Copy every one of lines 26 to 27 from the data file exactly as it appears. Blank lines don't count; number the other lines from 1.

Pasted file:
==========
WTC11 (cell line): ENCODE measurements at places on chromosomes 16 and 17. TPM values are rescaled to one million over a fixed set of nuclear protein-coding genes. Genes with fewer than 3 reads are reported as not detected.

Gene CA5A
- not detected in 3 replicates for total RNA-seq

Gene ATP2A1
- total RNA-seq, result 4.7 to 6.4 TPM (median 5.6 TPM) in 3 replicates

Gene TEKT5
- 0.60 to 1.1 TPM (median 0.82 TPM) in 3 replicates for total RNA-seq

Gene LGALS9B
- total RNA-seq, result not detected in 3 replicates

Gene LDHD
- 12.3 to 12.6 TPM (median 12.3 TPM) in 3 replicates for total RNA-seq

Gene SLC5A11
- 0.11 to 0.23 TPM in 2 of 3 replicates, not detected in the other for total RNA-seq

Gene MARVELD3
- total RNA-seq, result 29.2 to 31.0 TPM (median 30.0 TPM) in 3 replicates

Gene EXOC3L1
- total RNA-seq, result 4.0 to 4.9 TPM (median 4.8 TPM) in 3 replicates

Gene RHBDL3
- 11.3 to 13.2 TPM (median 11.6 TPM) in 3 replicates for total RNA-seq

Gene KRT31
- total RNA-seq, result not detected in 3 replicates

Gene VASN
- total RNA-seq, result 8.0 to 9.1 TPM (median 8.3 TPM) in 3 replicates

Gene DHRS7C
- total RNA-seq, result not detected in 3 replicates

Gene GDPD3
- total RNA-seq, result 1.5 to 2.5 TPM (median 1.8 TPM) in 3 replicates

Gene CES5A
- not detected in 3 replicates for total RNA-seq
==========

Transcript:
Gene GDPD3
- total RNA-seq, result 1.5 to 2.5 TPM (median 1.8 TPM) in 3 replicates